In the spring of 1972 the small (10,747 sq miles), overpopulated (7 million), poverty-stricken State of Burundi experienced massive bloodletting. Burundi’s agonies did not begin nor end with what is sometimes referred to in Burundi as ikiza, the “scourge”. Nonetheless, there is nothing in the country’s turbulent history comparable to the scale of the 1972 killings. Although the number of victims will never be known, estimates range between 150,000 to 300,000 (Kiraranganya, 1985: 76) To reduce a complicated drama to its simplest common denominator, the vast majority of those killed were of Hutu origins, representing approximately 80 per cent of a total population then numbering approximately four million; the perpetrators were drawn overwhelmingly from the Tutsi minority, accounting for some 15 per cent of the population, its representatives holding full control over the armed forces and the government.
Not all Tutsi were perpetrators, however, nor were all of the victims Hutu. Hutu and Tutsi were both victims and perpetrators — but each at separate time intervals and with very different scales of involvement. The triggering factor behind the bloodbath was a Hutu-led rural insurrection aimed at seizing power from the ruling Tutsi minority. The fulcrum of the rebellion was in the southern province of Bururi, its leadership consisting of a small group of radicalized Hutu intellectuals, most of them operating from neighboring Tanzania. To the extent that it claimed an ideology, its overtones were militantly anti-Tutsi. In a matter of days, hundreds (possibly thousands) of Tutsi lives were lost. The ensuing repression, however, went far beyond the province most directly affected by violence; its avenging furor swept across the entire country and lasted for months after it had been brought under control.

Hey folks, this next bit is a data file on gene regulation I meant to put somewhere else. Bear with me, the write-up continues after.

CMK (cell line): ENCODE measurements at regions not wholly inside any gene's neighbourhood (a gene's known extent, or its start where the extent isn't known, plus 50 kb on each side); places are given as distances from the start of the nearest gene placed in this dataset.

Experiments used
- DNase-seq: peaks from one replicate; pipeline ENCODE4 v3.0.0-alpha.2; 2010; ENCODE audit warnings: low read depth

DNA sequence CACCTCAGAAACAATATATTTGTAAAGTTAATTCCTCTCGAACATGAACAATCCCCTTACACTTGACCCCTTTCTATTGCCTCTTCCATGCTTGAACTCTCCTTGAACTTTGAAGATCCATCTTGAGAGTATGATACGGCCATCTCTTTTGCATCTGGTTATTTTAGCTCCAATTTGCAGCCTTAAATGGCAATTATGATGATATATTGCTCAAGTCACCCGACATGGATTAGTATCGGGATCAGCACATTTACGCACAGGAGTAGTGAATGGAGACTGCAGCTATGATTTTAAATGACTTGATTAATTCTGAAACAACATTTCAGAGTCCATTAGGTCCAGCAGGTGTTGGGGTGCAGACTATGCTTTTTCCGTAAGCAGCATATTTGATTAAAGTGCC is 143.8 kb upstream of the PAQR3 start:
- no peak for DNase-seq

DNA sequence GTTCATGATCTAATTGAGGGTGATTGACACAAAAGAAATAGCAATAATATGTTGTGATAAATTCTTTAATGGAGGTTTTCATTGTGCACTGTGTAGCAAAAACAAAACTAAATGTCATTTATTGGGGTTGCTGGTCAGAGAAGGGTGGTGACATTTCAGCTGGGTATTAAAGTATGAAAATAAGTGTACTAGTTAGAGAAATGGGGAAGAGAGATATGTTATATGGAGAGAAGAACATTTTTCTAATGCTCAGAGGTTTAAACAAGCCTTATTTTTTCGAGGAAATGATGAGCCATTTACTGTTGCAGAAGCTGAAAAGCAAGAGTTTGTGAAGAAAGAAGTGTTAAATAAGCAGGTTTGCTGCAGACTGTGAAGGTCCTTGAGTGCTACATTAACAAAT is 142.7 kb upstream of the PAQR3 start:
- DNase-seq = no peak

Its extensiveness and extreme brutality against all Hutu elites have prompted some commentators to refer to a “selective genocide” (Lemarchand, 1974). Yet, to this day, scholars disagree as to whether the 1972 killings should be described as a double genocide, a selective genocide, a genocide or a case of ethnic cleansing run amok. Despite the wealth of data made available by recent research (Chrétien and Dupaquier, 2007) many of the questions raised by these tragic events defy a simple answer.